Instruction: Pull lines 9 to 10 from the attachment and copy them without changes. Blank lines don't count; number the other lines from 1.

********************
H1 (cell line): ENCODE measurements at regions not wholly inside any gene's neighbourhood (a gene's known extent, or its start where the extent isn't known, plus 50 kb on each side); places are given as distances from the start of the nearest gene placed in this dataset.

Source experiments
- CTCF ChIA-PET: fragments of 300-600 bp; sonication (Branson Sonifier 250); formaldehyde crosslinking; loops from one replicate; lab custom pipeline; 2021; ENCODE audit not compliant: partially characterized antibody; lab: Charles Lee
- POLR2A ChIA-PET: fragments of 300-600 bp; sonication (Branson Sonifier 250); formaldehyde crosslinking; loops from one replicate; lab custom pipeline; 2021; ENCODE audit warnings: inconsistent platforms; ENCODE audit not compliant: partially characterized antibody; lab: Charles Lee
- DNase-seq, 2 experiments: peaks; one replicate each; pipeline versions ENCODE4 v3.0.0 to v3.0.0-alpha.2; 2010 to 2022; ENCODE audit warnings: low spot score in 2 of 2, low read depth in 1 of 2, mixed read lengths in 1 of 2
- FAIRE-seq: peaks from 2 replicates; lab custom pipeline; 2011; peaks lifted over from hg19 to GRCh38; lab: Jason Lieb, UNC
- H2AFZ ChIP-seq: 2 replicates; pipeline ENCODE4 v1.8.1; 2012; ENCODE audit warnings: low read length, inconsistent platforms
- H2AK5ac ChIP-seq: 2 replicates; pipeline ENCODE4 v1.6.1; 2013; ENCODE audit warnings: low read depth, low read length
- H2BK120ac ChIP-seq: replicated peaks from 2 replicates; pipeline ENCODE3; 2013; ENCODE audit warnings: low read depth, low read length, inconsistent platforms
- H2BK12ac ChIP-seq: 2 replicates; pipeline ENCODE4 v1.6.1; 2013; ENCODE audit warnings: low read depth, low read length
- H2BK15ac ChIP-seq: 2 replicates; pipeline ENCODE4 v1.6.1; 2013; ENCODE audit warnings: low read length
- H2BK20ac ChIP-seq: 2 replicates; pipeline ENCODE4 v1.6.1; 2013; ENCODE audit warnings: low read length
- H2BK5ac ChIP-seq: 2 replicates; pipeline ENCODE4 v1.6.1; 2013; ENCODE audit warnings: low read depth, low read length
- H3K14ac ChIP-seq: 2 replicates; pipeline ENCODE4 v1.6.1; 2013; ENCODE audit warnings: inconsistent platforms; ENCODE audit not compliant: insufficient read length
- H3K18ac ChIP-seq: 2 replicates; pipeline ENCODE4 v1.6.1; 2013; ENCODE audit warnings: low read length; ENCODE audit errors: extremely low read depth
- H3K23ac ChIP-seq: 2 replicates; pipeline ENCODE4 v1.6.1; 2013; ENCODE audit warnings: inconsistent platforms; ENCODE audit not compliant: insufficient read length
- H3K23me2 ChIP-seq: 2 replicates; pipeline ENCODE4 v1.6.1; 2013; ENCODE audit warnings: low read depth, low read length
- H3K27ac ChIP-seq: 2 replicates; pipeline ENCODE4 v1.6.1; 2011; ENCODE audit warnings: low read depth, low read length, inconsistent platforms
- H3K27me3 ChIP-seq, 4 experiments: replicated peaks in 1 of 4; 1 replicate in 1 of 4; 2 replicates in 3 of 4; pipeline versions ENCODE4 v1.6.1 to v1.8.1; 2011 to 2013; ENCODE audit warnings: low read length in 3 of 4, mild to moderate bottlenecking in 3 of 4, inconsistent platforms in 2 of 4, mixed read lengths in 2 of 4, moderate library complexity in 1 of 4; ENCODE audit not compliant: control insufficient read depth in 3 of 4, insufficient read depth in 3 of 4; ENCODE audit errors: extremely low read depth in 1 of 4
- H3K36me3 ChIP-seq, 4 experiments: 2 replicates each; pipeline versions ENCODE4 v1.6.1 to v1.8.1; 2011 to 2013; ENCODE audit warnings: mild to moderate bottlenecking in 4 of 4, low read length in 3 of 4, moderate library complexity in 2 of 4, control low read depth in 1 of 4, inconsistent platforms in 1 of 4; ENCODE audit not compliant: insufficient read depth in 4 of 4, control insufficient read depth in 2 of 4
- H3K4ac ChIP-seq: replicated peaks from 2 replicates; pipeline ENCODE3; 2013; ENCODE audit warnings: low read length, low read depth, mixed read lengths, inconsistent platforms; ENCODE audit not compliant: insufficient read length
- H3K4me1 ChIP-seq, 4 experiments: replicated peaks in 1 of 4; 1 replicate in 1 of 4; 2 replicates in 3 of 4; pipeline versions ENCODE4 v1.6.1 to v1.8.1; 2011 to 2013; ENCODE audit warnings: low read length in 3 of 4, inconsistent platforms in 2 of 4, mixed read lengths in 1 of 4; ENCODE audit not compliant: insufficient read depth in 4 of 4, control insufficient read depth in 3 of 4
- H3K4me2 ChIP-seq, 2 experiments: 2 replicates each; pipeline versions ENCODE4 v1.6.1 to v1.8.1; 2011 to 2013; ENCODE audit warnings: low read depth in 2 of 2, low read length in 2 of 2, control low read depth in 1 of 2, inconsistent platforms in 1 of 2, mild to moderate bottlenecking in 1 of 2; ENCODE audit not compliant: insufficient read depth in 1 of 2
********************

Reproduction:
- H2BK120ac ChIP-seq: replicated peaks from 2 replicates; pipeline ENCODE3; 2013; ENCODE audit warnings: low read depth, low read length, inconsistent platforms
- H2BK12ac ChIP-seq: 2 replicates; pipeline ENCODE4 v1.6.1; 2013; ENCODE audit warnings: low read depth, low read length